The aim of this study was to assess the levels of psychological distress in patients with back pain who expressed claustrophobia at the time of their magnetic resonance imaging (MRI) scan, compared with sex and age-matched normal controls who did not exhibit claustrophobia. The secondary aim was to document the level of disability and intervention rates in this group.
Psychosocial factors influence the outcomes of low back pain treatment with psychological distress being associated with poorer surgical outcomes in patients with low back pain. Up to 14% of patients experience claustrophobia during MRI scans requiring sedation to complete the scan. The effect of claustrophobia on back pain disability and outcomes has not been previously reported.
Twenty females and 13 males all requiring MRI scan under sedation for claustrophobia (group 1) were compared with an age and sex-matched cohort that had MRI scan without sedation (group 2). Both groups were drawn from a chronic back clinic. Average age in both groups was 54 years (range, 27 to 79 y). Both groups had standard conservative therapy, together with psychometric evaluation: Zung Depression Index and Modified Somatic Perception Questionnaire. Disability was measured by Oswestry Disability Index. Primary outcome measures were intervention rates (surgery, injections, and physiotherapy sessions) and prevalence of psychological distress.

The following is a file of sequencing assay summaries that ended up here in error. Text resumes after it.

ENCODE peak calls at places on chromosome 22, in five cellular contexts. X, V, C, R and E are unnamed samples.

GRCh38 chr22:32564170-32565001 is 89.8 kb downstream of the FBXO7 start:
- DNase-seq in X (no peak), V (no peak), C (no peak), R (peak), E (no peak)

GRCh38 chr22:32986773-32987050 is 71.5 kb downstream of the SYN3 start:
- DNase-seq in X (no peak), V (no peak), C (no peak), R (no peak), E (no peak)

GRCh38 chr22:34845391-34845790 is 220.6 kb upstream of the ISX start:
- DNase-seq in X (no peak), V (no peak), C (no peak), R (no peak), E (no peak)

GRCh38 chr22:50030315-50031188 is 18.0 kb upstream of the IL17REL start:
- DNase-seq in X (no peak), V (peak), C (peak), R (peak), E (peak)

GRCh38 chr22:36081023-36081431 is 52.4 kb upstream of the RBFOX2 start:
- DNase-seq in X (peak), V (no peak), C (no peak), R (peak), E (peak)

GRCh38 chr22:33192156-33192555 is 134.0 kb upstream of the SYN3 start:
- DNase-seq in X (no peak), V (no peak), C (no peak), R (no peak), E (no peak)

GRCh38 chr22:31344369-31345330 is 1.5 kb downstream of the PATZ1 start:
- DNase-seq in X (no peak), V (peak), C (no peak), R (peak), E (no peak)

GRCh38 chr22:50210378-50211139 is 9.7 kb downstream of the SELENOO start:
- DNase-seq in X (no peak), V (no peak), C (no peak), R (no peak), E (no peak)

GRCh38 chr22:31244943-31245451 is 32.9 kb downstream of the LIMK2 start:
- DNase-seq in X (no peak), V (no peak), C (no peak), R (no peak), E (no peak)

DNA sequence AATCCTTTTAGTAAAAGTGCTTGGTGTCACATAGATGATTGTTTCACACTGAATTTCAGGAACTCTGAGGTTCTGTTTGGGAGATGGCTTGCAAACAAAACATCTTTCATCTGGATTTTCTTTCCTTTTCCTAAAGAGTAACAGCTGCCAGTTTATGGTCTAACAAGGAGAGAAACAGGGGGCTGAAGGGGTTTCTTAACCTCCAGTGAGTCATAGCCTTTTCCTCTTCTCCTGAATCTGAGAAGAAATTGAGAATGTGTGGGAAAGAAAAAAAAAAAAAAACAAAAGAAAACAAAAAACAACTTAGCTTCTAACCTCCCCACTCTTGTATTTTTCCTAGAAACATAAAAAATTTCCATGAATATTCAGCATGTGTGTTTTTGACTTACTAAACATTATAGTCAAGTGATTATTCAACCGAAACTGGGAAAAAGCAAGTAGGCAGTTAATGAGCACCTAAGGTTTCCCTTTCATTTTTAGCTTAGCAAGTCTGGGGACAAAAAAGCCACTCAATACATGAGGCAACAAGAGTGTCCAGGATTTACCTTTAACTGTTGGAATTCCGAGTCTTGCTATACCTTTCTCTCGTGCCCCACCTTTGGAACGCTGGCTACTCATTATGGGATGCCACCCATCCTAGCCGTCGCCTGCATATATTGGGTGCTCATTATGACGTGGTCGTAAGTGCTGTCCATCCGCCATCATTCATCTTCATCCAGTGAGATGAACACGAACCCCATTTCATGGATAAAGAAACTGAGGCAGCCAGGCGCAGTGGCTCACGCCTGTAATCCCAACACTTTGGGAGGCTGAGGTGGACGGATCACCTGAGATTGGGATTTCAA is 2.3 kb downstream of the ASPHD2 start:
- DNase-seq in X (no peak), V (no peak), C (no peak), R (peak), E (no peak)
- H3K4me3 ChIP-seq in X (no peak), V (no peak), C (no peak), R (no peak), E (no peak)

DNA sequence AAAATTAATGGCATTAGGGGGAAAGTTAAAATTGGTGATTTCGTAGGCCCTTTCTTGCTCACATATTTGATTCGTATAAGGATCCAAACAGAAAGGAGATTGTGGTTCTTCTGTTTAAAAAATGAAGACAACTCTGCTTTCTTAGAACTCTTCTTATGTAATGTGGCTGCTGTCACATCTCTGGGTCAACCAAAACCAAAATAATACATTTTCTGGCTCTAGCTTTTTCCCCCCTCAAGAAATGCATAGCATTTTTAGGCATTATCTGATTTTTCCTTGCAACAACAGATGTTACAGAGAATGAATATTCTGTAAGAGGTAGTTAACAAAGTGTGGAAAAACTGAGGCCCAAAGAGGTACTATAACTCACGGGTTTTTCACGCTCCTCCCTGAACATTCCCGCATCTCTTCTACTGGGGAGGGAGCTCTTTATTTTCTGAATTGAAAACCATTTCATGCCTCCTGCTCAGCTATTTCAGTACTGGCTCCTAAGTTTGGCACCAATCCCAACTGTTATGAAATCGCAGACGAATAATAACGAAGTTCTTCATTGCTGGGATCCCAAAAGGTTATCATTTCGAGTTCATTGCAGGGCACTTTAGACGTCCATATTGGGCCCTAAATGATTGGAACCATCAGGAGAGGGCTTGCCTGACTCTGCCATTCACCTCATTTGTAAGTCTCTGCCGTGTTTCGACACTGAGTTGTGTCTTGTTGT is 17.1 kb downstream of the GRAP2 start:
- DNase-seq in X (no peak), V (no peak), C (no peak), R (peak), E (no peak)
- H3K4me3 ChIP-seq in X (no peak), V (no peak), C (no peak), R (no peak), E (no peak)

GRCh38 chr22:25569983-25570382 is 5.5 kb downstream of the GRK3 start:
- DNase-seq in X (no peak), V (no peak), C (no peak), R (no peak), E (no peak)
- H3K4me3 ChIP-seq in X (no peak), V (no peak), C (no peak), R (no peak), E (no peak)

Mean Zung Depression Index in group 1 was significantly higher than in group 2 (59.5 vs. 28.9, P<0.05) as was the mean Modified Somatic Perception Questionnaire score (13.3 vs. 9.2, P<0.05.) Prevalence of psychological distress was higher in group 1 (75.8% vs. 18.2%, P<0.05). Oswestry Disability Index was the same in both groups (50% vs. 48%). Group 1 had 13 interventions (13 patients=39.4%) compared with 26 in group 2 (26 patients=78.8%) (P< 0.05). Twenty-two patients (66.7%) in group 1 were discharged after their MRI scan with no intervention compared with 7 patients (21.2%) in group 2 (P<0.05).
Claustrophobic patients with back pain showed higher levels of depression than nonclaustrophobic patients, with a higher rate of psychological distress. Disability, however, was not higher. The majority of claustrophobic patients did not require surgical intervention. The reasons for this are unclear and require further investigation. Claustrophobia requiring sedation for MRI scans may be a proxy for psychological distress in these patients and psychometric testing is advised during assessment to help with surgical decision making.
Spines Department, Queens Medical Centre, Nottingham University Hospitals NHS trust, Derby Road, Nottingham, UK
The authors declare no conflict of interest.
Reprints: Hui-Ling Kerr, MBBS, MRCS, BSc, 66 Rowley Drive, Nottingham, NG5 1GD, UK (e-mail: email@example.com).
Received January 27, 2011
Accepted April 5, 2011